Series 28 | Part 1: Wage Theft

Donald Trump wants to ease regulations on employers. They benefit employees but are a burden for companies. Their requirements include a minimum wage, workplace safety, equal pay, overtime compensation, and even tipping. They also allow the government to fine companies for violating these laws and former employees to sue for restitution. Donald Trump has reduced the statute of limitations on fining companies that don’t keep records of work-related injuries, removed reporting requirements of labor violations of federal contractors, and has supported GOP proposals against the right to unionize.

Under Donald Trump, companies are the most important vehicle of economic growth. Therefore, he will reduce labor regulations that hamper their ability to profit. Where regulations still exist, he will reduce enforcement and side with the employers. Companies will stop paying employees and instead claim damage to the company or poor performance to withhold their last paycheck. They will charge fees for poor performance and won’t compensate for overtime. They will require workers come in early and stay late without pay. They will require new hires to forfeit the right to class-action and mandate private arbitration. They will give promotions without raises and start offering paid leave instead of overtime pay. They will stop matching retirement accounts. They will pay more for unemployment insurance so they can terminate employment–Trump will likely shorten the unemployment benefit period. They will charge employees for mandatory training and certifications. They will charge sick employees more to cover health insurance, not just for smokers. They will charge for on-site daycare and fitness centers. They will threaten workers who claim work-related injuries, including threats related to their immigration status. They will cut back on workplace expenses by forcing employees to work remotely and not compensate them for purchasing the right equipment to work from home. They will force employees to sign non-compete agreements so that employees can’t find related work if they resign, and they will misclassify employees as independent contractors to not pay benefits.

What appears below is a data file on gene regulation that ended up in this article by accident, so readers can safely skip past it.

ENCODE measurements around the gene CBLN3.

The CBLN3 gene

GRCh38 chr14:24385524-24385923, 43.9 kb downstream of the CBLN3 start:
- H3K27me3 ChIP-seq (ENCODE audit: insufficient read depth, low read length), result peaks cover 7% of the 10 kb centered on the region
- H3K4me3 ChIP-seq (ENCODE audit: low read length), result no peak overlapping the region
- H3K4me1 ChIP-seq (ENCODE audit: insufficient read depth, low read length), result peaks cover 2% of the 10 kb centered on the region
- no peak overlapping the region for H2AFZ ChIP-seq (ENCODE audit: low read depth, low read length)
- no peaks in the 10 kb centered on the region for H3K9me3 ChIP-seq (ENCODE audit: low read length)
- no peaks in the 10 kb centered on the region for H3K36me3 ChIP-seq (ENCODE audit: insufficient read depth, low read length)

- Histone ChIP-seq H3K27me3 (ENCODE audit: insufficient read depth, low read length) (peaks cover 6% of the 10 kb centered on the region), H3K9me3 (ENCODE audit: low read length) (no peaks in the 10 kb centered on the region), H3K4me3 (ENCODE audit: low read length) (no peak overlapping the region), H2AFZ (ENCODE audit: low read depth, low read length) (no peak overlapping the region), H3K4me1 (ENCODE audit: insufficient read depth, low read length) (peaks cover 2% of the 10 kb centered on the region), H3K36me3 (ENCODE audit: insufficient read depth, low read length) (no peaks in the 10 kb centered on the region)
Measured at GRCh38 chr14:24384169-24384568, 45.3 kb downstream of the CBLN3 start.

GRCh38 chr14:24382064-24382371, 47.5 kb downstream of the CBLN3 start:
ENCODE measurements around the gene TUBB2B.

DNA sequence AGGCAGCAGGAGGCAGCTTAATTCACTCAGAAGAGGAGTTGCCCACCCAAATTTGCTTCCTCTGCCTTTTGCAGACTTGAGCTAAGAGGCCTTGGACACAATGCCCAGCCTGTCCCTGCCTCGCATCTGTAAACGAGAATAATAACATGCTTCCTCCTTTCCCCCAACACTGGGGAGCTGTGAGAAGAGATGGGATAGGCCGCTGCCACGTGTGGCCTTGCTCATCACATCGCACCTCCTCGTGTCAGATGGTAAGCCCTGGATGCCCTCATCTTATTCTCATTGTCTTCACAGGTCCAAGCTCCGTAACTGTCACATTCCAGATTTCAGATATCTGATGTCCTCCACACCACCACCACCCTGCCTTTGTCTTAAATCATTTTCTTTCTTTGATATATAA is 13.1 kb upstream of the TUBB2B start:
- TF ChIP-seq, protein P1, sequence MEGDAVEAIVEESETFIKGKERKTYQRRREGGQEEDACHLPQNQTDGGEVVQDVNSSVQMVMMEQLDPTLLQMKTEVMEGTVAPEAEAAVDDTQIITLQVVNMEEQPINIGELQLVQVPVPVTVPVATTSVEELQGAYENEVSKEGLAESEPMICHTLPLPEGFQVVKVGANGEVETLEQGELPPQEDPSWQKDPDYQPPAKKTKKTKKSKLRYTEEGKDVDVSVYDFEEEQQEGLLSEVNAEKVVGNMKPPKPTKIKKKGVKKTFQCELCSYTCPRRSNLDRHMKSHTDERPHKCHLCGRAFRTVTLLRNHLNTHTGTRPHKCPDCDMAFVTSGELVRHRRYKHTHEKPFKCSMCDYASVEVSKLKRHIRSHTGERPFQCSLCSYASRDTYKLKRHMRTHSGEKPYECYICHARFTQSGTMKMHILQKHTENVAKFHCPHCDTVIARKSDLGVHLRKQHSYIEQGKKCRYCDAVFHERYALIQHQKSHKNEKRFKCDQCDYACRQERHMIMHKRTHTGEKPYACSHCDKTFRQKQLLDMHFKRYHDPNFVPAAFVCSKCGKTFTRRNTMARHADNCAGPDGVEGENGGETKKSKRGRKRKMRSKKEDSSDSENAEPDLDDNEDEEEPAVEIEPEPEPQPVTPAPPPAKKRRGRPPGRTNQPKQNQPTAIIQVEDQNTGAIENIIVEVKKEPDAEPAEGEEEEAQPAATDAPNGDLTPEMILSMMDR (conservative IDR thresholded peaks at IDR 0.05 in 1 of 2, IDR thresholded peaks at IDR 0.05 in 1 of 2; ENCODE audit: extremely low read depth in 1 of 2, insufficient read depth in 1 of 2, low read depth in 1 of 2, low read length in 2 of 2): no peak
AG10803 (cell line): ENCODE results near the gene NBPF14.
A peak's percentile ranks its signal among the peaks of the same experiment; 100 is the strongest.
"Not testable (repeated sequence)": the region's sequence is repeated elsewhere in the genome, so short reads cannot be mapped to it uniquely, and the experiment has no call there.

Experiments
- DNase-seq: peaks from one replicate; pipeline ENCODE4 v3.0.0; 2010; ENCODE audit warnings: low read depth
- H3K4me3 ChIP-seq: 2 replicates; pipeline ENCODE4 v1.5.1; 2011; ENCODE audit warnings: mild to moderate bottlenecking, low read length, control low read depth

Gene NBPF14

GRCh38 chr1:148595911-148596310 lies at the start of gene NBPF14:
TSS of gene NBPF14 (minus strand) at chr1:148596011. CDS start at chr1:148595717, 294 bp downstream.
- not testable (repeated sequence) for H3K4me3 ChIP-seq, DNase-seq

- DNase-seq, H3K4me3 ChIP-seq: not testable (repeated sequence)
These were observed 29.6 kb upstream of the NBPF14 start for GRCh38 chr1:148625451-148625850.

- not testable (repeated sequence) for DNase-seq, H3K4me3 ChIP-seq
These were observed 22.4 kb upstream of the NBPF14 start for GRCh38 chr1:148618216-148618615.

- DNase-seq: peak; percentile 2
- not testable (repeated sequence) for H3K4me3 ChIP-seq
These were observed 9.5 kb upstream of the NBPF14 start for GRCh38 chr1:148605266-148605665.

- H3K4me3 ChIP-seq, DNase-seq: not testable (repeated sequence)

Federal employees have been misclassified with executive status because executive employees aren’t eligible for overtime pay. Trump has rolled back regulations that prevent wrongful termination and the ability to file for relevant restitution. Trump’s Secretary of Labor has been soft on labor regulations in his career and testified in his confirmation hearing before the Senate that he would defer to Trump’s views where he didn’t hold a strong position. Trump’s Secretary of Transportation is a former Secretary of Labor who ignored numerous complaints about wage theft and workplace safety. During her term, the Department of Labor sided with businesses who mistreated and underpaid employees. Her department’s regulations discouraged workers from reporting stolen wages and told them to handle the situation directly with their employers. A delivery driver worked 55 hours a week without overtime pay and waited 17 months for the Department of Labor to drop the claim without investigating. Her office also ignored an undercover agent posing as a worker complaining about child labor. She didn’t keep records of complaints, and then she declared that “occupational injuries declined to a new low” during her tenure based on the low number of records.

Donald Trump wants to rollback labor and other regulations to give companies more ways to earn a profit. He wants to reduce work-visa programs, and he has deported immigrants working illegally. He also has his own record of wage theft. The Trump Organization often didn’t pay its employees and subcontractors. He wants to remove the Joint Employer Standard that prevents companies from outsourcing to third parties and subcontractors who violate labor laws. He supports the Working Families Flexibility Act, which allows companies to offer paid vacation instead of overtime pay and allows them to prevent employees from using those earned vacation days for more than a year and not paying if the employee leaves the company with unused vacation days. His Secretary of Treasury also claims that automation does not lead to termination of employment.

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